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How do odor-eating socks work?

Dear Cecil:

A friend of mine, impressed that in the past you have deigned to answer a few of my humble queries, has requested that I seek an audience with you for a mystery. His question is this: how do so-called "odor-eating socks" work? Now realize: I would never ask such a question (I suspect deodorant or fraud). But this dear friend is involved in the field of medicine; perhaps he feels ashamed not to know the answer to this one. Won't you please have pity and illuminate him?

Joyce K., Seattle

Illustration by Slug Signorino

Cecil replies:

Cecil replies:

It’s always a pleasure to hear from you, Joyce, because you have true grit, and because you enclose a double sawbuck, an excellent attention-getting device that I heartily recommend to this column’s loyal readers. But on to socks. As you know, for countless eons mankind has been plagued by the problem of stinky feet. My father, for one, has a pair of pods that ought to be outlawed by the Geneva Convention. Fortunately, awesome scientific resources have been brought to bear on this matter in recent years, and the result is the High-Tech Sock, of which the Burlington Bioguard Sock is a representative example.

In primitive low-tech socks, sweat from the soles of the feet collects next to the skin, providing a fertile breeding ground for the noxious bacteria that cause odor. Burlington Bioguard Socks, however, are made with a couple synthetic inner layers and a cotton outer layer. The nonabsorbent synthetic layers convey moisture to the absorbent outer layer via capillary action, so that the feet remain relatively dry. In addition, the socks are treated with a potent antimicrobial agent made by Dow Corning, a sister company of the firm that once manufactured napalm. In other words, we ain’t fooling around here, folks. The antimicrobial agent consists of a polymer known as silicone quaternary amine, which mercilessly exterminates offending bacteria (or more accurately, keeps them from breeding), thus preventing odor and prolonging the life of the sock. The stuff is relatively immune to the abrasive effects of laundering; Burlington claims it will last the life of the sock.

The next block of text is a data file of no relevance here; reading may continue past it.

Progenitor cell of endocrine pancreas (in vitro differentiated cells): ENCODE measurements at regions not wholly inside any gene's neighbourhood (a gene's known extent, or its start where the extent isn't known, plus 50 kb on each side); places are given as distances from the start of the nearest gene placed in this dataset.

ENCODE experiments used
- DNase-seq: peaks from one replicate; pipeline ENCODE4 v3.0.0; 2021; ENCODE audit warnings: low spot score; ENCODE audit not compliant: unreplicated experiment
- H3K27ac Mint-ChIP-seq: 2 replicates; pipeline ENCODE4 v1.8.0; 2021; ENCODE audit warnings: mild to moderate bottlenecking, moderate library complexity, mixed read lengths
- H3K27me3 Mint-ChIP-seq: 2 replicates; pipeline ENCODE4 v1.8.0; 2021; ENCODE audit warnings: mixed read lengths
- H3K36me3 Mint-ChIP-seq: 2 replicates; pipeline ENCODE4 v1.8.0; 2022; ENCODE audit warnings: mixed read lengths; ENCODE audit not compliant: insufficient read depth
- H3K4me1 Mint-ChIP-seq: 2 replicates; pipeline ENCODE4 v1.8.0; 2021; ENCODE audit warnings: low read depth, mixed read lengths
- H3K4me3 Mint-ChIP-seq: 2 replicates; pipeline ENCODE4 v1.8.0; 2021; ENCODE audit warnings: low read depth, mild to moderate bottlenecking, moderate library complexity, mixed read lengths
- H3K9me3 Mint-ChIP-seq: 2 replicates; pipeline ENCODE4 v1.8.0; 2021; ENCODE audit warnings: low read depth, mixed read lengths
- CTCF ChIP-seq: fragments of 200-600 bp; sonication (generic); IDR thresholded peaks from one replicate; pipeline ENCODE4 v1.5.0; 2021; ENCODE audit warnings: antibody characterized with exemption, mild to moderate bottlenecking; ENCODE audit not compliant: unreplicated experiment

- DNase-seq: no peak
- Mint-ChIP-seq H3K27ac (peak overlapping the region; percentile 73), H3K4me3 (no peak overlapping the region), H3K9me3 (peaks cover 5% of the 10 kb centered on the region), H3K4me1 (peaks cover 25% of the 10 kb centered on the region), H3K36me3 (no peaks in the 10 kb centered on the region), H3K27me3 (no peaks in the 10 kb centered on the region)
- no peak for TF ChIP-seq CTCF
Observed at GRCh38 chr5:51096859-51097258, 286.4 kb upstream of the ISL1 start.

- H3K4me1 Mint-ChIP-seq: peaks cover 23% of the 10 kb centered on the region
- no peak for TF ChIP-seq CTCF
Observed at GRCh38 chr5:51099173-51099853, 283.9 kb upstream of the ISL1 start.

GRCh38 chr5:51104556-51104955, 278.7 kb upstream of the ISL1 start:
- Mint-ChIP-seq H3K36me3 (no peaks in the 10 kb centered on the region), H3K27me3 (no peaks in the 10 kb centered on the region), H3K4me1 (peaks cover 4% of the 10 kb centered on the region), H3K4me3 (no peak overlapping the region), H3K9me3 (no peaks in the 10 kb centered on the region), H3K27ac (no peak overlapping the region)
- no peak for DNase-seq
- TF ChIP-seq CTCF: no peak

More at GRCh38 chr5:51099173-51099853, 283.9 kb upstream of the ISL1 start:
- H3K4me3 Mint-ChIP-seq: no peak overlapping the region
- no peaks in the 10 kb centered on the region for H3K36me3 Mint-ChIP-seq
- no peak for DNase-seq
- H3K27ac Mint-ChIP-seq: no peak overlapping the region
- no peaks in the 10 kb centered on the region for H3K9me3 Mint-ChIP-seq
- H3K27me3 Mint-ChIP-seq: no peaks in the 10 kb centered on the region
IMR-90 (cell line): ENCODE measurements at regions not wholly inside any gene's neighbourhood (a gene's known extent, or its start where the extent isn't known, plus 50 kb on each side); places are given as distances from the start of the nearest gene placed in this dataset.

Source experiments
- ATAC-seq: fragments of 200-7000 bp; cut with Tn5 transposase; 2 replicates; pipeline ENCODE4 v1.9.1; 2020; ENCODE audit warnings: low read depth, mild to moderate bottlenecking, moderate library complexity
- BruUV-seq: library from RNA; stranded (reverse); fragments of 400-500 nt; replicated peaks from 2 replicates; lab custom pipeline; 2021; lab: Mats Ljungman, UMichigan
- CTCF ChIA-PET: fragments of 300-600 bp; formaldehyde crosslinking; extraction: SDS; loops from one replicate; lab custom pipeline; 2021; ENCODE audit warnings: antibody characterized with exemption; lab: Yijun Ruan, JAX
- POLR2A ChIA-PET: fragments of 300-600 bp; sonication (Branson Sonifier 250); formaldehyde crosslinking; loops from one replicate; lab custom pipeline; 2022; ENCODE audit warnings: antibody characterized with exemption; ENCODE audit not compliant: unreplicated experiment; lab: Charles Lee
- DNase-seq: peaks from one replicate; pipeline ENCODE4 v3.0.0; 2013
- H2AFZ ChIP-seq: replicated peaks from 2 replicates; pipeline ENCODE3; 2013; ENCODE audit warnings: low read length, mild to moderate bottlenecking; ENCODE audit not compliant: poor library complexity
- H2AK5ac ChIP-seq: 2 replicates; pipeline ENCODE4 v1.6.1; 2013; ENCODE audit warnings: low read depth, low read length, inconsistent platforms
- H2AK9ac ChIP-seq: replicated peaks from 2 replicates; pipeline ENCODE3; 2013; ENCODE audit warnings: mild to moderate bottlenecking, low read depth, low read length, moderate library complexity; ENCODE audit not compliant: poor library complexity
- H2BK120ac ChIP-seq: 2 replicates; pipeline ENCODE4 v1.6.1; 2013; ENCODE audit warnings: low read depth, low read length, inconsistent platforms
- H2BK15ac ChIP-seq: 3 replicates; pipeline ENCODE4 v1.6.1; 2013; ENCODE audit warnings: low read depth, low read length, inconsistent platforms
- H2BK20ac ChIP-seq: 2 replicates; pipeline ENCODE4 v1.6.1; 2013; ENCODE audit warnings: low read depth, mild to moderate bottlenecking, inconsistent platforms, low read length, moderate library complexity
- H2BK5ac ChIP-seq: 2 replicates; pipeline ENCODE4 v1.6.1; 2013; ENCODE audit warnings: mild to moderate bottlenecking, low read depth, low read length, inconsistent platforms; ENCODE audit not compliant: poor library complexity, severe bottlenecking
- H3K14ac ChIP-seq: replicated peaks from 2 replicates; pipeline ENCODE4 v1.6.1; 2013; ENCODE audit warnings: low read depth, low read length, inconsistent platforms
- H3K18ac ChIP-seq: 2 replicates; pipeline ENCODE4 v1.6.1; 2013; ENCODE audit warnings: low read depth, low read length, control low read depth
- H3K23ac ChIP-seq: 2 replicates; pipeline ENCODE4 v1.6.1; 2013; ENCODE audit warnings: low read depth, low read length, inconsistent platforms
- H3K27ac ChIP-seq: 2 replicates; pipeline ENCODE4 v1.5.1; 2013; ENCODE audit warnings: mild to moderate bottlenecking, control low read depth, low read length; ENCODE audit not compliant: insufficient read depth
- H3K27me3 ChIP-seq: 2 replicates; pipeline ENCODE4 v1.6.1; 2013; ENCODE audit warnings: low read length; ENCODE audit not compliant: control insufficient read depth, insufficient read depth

I have not yet had an opportunity to experiment on my father with Bioguard socks, and my mother is frankly of the opinion that in his case using deodorant socks is like fighting a forest fire with a squirt gun. However, persons with a more optimistic outlook (or less pestilential feet) are cordially invited to give the aforementioned product a try.

Cecil Adams

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